>>> And to review all the Miami-Dade County Commissioners financial disclosure forms for the year go to

>>> GMCVB press release: RECORD ACCOMMODATIONS AND FOOD SERVICE JOBS IN GREATER MIAMI AND THE BEACHES REPORTED FOR NOVEMBER 2013 MARKING 47 MONTHS OF CONSECUTIVE JOB INCREASES — Greater Miami’s Accommodations and Food Service jobs increased 3.0% in November 2013 compared to the same period in 2012. This marks 47 months of consecutive increased employment in Greater Miami’s Accommodations and Food Service Industry.

Greater Miami Leisure
and Hospitality Industry Jobs
November 2013 November  2012 % Change
111,400 108,200 +3.0%


>>> Supt. Carvalho rocks with higher grades for district’s almost 400 schools, has guided schools through fiscal minefield since 2008

The release of the statewide school grades last week and the fact that Miami-Dade County Public Schools performance only went up, with some of the inner city’s lowest performing schools in the past going to A Level is another feather in the cap of Superintendent Alberto Carvalho. When the former teacher took over the nation’s fourth largest school district back in September in 2008, the school board and public could only imagine what the Chemistry teacher that spoke multiple languages would do.  As the national economy tanked and school, funding dropped to an all time low, with real estate values sinking and massive foreclosures rampant throughout South Florida. Carvalho at the time grabbed the bull by the horns and he immediately made massive staff and spending adjustments, reassigned hundreds of principles and focused on putting money in the classroom. Since then he and the District have won dozens of awards, including the prestige’s Broad Prize, a national award for educational excellence and more recently Carvalho garnered Florida’s Superintendent of the Year.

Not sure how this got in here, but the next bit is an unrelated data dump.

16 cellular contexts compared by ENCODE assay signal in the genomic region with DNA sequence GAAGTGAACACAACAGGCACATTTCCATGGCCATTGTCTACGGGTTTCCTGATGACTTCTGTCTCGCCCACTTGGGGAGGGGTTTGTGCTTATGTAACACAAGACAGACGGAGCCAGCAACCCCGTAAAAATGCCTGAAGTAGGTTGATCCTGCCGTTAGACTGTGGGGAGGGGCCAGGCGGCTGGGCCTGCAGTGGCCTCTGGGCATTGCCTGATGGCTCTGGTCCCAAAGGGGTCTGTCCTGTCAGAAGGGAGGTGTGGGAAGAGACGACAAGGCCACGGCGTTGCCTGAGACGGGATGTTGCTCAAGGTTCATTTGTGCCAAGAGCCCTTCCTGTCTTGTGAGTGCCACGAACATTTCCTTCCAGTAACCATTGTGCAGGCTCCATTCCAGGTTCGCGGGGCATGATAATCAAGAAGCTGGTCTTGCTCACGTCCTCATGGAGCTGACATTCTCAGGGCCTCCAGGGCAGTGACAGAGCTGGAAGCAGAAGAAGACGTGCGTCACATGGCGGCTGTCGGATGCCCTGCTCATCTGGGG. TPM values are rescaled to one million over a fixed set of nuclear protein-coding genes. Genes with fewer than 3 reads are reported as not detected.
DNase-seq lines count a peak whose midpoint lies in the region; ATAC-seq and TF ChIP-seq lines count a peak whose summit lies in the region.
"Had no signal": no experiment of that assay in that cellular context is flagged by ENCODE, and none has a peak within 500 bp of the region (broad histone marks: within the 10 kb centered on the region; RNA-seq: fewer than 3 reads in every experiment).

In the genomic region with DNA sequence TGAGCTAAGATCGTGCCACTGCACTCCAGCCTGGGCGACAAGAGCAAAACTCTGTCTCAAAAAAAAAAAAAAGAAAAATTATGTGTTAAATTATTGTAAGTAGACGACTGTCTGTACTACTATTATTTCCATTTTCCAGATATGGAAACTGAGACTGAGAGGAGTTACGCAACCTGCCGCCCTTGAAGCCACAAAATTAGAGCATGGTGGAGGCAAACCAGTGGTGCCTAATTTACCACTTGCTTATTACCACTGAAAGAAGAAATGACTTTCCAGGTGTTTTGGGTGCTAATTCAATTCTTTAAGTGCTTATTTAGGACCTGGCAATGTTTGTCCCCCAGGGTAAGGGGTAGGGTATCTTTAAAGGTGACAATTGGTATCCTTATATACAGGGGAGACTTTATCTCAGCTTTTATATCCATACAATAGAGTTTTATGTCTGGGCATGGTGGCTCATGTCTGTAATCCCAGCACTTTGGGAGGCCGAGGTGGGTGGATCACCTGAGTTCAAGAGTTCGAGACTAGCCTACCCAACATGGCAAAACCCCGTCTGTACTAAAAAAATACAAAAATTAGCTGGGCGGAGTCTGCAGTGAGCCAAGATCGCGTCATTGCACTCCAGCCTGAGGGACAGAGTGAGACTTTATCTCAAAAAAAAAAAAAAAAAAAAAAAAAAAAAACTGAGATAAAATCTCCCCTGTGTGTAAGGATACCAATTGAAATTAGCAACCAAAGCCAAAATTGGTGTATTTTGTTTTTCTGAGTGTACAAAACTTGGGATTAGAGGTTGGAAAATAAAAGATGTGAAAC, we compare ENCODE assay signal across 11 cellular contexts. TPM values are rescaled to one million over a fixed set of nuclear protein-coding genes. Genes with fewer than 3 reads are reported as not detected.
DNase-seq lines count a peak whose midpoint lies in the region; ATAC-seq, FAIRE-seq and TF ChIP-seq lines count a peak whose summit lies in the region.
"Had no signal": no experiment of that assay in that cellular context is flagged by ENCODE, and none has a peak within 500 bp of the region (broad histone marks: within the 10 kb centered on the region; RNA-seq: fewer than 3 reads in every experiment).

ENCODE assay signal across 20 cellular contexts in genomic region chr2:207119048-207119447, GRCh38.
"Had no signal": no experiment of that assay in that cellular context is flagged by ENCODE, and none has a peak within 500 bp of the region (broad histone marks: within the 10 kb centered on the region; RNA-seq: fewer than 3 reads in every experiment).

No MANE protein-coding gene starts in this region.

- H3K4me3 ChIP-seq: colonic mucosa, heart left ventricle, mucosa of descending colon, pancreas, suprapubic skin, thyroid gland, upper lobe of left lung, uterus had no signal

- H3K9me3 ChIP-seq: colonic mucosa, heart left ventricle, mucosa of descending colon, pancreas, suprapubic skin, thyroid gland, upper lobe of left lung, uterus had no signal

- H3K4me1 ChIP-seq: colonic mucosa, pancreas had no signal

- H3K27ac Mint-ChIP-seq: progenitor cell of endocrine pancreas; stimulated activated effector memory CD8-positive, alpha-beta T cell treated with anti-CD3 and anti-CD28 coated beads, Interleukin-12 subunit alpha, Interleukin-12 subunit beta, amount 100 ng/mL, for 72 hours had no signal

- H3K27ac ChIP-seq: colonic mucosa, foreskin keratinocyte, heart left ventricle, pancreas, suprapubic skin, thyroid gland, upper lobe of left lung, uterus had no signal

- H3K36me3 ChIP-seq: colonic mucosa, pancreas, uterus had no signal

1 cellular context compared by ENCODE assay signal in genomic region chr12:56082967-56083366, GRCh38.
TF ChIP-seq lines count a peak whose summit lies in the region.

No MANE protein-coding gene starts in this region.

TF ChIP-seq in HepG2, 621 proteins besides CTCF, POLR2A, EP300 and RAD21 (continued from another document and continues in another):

Carvalho has attained Rock Star stature in South Florida in many ways, and he is a compelling public speaker that celebrates education and children’s success in everything that he does. He has been mentioned for national posts, has been on panels in the White House and when his negotiated salary came up last year. He kept it within reason and consistent with the fiscal constraints the District was working within, and he had passed on a number of perks over the years since his appointment to the post by the school board.

Prior to Carvalho taking the helm, the past Superintendent Rudy Crew who came to the county in 2004 had to deal with a divided school board for much of his time and while millions were spent on replacing old schools with new ones under the Crew administration. That activity in-conjunction with the rising student enrollment of charter schools, which gets $300 million in public funding this current year, has left the district scrambling to build up its reserves (that were around $5 million back in 2008), yet still service the attendant bond debt from the past construction binge. However, the current $4.3 billion district got a fiscal shot in the arm last November when county voters passed a $1.2 billion bond for facility renovations and advanced IT capabilities and all the students being connected with the worldwide web, and that is being rolled out in the coming months. For more on the district schools grades go to